This is Part 1 in a series. You can read Part 2 here.
Last week Jon Oliver took a deep dive into Black hair, and the barriers people with natural and protective hairstyles face in the workplace, in schools, and elsewhere. His segment highlighted stories of a woman who was not hired because she wore her hair in locs, twins here in Massachusetts who received detention and were banned from prom because they wore their hair in braids, and an Ivy-league alumnus who sent a vitriolic, racist letter to his college because a football player for the college wore his hair in locs. Over the weekend news broke that a high school softball player in Durham was forced to cut her beads out of her hair in the middle of a game if she wanted to continue playing. While there has been a growing movement in the last two years for states, cities, and towns to pass versions of the Creating a Respectful and Open World for Natural Hair (CROWN) Act, thus far Massachusetts has not passed any legislation on this issue. Because our current laws do not adequately protect against such discrimination, a legislative fix is necessary.
Many employers and schools have grooming policies that dictate how employees or students must appear. These policies often prohibit employees or students from wearing natural hairstyles—either explicitly or by using vague terms like “professional appearance” that allow individual managers or administrators to decide that certain hairstyles are or are not “professional.” Policies that allow managers and administrators to exercise discretion in determining what qualifies as “professional” can and have been used to punish or sanction non-white individuals for their hairstyle choices.
However, when grooming policies have been challenged as racially discriminatory in court, courts have not been very receptive to these claims. In 1973, a Pawnee Indian student at an Oklahoma public school challenged the school’s grooming code that prohibited boys from wearing their hair longer than their shoulders. The Tenth Circuit, analyzing whether the code violated the students’ constitutional rights, said the grooming code was fine because it was not based on race or national origin. In 1981, in Rogers v. American Airlines, a federal court in New York upheld American Airlines’ policy prohibiting employees from wearing braided hairstyles because such a style is “easily changeable” and that discrimination against hairstyles “socioculturally associated with a particular race or nationality,” is not race discrimination under the Constitution or Title VII. The EEOC has issued contradictory guidance as to whether race discrimination includes discrimination based on natural hairstyles. Its Compliance Manual states both that discrimination based on cultural dress and grooming practices is race discrimination, but also that grooming policies are not discriminatory so long as they do not discriminate on the basis of hair texture, and are applied neutrally to all employees, citing Rogers v. American Airlines.
Five years ago the Eleventh Circuit held in EEOC v. Catastrophe Management Solutions, that an employer could refuse to hire someone because she wore her hair in locs. The EEOC, on behalf of the plaintiff, argued both that locs are connected to the immutable trait of race, and that natural hairstyles can be a symbolic expression of racial pride. The Court held that the term “race”—which is not defined in Title VII—applies to “inherited physical characteristics” that are “immutable” rather than to “individual expression” that may be tied to race. The 11th Circuit was careful to note that in that case the EEOC was only making a disparate treatment claim—arguing that the employer had intentionally discriminated on the basis of a protected characteristic. The Court noted that the EEOC had not argued that the employer’s grooming policy had a disparate impact on Black employees, which could be another avenue to establishing discrimination under Title VII.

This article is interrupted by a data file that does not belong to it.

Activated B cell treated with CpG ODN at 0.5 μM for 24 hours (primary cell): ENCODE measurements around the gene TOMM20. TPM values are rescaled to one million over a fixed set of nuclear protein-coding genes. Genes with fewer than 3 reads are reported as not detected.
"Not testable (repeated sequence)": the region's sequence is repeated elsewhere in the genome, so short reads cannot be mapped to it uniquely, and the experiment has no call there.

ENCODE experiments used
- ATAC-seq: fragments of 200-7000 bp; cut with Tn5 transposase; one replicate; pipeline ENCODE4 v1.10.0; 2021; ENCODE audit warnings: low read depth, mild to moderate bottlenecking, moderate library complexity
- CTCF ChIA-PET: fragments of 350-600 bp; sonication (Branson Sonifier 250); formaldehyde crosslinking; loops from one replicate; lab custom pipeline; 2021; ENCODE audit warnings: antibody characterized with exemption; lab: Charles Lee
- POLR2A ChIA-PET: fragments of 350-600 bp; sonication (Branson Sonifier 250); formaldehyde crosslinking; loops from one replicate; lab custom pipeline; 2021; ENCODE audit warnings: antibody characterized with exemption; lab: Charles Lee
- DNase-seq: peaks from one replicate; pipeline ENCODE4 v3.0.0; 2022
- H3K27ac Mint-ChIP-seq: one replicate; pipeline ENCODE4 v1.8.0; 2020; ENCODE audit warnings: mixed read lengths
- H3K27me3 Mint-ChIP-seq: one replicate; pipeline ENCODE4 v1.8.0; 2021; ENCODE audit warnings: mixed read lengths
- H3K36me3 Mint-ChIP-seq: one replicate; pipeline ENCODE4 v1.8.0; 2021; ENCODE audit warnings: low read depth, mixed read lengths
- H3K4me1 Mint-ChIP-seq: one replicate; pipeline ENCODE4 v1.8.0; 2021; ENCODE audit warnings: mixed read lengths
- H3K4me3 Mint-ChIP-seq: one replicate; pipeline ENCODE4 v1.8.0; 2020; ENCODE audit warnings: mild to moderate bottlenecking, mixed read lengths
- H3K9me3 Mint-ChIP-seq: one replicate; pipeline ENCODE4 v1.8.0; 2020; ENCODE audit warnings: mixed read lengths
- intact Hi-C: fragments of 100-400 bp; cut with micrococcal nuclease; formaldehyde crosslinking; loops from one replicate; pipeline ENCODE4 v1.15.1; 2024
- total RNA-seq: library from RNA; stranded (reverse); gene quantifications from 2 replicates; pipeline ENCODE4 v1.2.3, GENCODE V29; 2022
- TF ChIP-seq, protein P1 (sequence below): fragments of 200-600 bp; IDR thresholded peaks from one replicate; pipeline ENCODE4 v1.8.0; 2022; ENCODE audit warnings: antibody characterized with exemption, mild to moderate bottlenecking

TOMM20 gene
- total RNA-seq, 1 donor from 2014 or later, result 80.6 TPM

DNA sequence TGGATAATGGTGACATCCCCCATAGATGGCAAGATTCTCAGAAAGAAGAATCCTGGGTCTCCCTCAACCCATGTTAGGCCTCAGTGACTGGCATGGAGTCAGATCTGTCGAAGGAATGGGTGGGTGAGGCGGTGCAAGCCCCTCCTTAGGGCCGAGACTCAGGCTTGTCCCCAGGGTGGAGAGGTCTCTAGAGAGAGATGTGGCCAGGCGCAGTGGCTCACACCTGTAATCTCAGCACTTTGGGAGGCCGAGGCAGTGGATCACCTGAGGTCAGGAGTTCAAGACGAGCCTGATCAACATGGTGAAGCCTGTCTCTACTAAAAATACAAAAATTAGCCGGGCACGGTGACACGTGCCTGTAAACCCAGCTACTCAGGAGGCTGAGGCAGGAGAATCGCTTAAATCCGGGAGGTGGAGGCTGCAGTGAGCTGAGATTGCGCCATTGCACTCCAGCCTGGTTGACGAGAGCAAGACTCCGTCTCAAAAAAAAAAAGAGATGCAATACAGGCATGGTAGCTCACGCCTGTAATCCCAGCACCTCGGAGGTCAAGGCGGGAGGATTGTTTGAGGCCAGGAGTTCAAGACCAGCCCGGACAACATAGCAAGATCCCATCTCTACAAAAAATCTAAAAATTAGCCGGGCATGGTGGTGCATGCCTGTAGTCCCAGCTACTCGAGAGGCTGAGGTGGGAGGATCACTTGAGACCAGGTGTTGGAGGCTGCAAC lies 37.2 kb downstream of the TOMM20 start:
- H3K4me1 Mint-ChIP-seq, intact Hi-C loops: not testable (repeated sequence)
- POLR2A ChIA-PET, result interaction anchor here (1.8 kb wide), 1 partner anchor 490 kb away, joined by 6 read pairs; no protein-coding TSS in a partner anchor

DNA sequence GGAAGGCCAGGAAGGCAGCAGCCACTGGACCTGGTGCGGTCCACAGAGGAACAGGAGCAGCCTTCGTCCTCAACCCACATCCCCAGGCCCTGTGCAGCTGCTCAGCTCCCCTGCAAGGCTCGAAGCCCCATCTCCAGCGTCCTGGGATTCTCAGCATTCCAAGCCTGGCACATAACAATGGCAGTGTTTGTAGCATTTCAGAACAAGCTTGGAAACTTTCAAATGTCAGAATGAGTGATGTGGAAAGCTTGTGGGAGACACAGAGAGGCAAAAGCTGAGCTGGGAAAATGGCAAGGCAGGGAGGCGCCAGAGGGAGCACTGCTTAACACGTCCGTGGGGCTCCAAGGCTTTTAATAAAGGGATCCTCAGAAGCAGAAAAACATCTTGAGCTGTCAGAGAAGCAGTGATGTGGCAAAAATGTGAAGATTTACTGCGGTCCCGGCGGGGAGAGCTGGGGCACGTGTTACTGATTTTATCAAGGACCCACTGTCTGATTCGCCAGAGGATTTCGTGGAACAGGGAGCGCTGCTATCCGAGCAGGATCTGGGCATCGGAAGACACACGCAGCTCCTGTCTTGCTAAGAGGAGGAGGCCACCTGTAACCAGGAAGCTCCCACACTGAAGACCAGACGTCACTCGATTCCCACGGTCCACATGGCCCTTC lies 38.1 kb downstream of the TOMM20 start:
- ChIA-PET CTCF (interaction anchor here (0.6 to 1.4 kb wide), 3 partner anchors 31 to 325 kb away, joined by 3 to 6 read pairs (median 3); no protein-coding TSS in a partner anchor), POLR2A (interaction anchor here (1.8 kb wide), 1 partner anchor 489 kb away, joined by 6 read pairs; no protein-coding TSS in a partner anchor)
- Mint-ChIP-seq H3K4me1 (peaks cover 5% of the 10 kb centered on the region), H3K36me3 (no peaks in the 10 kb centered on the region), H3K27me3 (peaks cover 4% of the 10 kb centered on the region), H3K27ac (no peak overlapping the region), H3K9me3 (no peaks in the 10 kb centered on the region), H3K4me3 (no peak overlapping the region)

Although it may seem obvious that these types of grooming policies will affect Black employees more than others, Courts have not been receptive to disparate impact claims either. For example, in 2002, a federal court in New York considered a Title VII claim brought by a former UPS driver who had chosen to wear his hair in locs in part because of its connection to his African heritage and identity. UPS had a policy that employees had to wear hair in a “businesslike” manner; a term that was interpreted according to the manager’s “common sense.” That manager allowed drivers with “unconventional” hairstyles to wear hats while they worked. The data presented in the case showed that all but one driver required to wear a hat was Black. The Court rejected the plaintiff’s disparate treatment claim, finding (as had cases before it) that dreadlocks are not only worn by Black people. The Court also rejected the plaintiff’s disparate impact argument because he had shown only that most of the people affected by the policy were Black, he had not shown how the policy affected the entire population of Black UPS drivers.
Courts in Massachusetts have had almost no occasion to develop jurisprudence around hairstyle discrimination. In my search on the topic, I located a single case challenging a hair-related decision in a school or the workplace. In 1969 the federal district court decided that a public-school student had a constitutional right to wear his hair “in a style reminiscent of the English singers called ‘The Beatles,’” and that school administrators could not arbitrarily (and without any school policy on the subject) tell him he had to cut his hair. To my knowledge, the issue of discrimination directed toward natural or protective hairstyles has not been litigated in Massachusetts courts.
If you or your child has experienced employment or education discrimination, please contact our attorneys at (617) 742-6020.